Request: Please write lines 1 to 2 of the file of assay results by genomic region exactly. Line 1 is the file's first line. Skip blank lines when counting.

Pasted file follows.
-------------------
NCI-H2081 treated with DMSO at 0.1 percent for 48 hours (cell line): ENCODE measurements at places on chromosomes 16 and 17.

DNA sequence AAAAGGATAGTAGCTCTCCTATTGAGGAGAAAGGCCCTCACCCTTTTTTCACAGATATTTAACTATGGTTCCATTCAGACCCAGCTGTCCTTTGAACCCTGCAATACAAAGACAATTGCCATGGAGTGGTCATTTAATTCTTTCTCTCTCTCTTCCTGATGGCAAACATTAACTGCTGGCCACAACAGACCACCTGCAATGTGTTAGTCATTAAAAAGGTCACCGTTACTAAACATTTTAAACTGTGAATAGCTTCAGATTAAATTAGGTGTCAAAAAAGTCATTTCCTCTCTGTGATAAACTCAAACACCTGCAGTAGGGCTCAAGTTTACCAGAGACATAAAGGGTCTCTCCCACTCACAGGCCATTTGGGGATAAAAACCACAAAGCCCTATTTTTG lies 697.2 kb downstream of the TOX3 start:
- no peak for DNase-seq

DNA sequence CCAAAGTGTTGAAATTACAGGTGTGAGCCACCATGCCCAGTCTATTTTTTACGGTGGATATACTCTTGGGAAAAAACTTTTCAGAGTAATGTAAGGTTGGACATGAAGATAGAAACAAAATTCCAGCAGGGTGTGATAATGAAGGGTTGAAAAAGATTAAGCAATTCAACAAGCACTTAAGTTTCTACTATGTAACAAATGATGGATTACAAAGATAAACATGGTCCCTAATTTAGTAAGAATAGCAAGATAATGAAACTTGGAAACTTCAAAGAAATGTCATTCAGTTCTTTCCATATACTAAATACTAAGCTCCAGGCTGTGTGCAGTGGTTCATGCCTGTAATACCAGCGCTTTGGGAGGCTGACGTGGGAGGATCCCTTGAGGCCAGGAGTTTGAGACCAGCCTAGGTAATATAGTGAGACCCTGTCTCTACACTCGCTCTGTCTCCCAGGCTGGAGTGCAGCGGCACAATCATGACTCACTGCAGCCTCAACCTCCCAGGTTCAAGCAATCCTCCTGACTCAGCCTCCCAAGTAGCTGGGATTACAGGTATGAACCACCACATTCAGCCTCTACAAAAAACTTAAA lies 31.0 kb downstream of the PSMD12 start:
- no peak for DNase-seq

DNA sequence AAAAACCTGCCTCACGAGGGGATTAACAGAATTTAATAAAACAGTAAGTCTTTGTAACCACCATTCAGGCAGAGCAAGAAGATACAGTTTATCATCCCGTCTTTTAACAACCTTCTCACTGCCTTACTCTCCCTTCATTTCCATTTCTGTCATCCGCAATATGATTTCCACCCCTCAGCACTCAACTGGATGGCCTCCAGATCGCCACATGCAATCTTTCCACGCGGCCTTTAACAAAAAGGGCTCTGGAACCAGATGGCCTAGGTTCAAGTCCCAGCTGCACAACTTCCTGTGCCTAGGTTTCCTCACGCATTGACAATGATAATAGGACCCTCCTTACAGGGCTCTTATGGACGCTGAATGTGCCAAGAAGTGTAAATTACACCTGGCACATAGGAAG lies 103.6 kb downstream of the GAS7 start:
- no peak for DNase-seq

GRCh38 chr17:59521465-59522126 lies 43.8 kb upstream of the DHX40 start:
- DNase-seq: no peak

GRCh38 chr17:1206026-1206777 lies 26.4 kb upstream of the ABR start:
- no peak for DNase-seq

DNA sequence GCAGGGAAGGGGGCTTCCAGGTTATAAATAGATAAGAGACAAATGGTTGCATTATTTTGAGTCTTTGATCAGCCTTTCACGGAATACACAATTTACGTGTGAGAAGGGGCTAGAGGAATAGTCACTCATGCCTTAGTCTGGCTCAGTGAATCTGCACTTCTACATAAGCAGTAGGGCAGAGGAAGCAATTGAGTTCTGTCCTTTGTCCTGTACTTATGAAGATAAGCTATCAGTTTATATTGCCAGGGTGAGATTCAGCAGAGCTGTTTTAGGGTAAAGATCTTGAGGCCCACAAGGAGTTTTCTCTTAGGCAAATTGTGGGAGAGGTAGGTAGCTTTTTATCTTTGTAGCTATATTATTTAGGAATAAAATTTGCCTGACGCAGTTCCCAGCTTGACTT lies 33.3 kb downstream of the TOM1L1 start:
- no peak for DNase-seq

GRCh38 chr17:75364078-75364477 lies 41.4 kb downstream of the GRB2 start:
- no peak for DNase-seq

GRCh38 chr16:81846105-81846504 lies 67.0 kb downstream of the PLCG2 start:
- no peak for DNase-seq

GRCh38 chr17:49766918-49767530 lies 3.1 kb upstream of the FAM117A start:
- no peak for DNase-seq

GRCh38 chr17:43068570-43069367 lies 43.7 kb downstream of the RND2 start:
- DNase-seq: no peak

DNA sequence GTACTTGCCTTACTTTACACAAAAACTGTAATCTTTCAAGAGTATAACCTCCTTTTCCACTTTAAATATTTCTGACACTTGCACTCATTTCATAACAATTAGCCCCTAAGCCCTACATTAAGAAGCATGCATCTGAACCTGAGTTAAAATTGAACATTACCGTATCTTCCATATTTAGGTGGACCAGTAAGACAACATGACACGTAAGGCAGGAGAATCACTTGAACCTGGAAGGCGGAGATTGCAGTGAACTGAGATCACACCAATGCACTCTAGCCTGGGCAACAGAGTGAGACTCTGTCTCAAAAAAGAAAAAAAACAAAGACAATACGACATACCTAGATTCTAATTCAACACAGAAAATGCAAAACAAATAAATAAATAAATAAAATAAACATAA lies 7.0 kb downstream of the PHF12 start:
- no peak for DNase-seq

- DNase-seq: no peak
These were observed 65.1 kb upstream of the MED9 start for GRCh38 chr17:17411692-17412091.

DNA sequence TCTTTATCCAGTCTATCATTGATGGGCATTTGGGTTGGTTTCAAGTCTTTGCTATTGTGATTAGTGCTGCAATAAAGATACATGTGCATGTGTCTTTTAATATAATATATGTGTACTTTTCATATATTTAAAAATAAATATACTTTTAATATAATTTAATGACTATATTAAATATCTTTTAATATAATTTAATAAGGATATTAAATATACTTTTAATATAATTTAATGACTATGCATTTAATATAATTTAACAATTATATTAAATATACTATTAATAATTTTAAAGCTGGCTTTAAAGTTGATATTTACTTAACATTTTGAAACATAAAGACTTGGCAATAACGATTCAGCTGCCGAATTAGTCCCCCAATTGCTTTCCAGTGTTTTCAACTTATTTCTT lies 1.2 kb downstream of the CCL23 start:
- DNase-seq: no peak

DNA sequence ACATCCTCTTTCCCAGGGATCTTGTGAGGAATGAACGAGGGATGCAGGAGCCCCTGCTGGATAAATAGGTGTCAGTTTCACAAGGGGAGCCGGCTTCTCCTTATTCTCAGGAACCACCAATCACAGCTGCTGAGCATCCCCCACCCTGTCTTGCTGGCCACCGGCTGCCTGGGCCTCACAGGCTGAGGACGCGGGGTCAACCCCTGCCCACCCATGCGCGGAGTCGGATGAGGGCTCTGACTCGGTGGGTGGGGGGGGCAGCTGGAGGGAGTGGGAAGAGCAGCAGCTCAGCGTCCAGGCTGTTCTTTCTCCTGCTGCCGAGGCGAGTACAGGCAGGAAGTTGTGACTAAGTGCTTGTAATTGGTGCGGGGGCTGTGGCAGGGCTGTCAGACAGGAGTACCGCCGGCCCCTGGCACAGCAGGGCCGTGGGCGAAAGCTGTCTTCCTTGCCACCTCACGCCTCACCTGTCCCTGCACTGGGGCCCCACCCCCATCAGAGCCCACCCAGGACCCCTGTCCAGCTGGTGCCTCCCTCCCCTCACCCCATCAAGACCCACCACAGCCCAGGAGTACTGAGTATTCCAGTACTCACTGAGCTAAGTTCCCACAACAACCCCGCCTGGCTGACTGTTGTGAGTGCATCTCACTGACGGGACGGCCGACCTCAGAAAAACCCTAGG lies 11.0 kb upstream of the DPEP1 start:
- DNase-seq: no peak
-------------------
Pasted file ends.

NCI-H2081 treated with DMSO at 0.1 percent for 48 hours (cell line): ENCODE measurements at places on chromosomes 16 and 17.

DNA sequence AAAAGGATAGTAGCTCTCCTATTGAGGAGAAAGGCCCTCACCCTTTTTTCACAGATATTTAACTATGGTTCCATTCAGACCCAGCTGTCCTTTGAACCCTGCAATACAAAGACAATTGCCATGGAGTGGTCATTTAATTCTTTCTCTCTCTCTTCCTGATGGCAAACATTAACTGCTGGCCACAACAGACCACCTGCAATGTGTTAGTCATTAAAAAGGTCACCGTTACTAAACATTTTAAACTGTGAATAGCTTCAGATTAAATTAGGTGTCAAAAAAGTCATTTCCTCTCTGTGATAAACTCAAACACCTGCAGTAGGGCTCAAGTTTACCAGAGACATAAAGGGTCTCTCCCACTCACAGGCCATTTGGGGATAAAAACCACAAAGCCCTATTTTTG lies 697.2 kb downstream of the TOX3 start: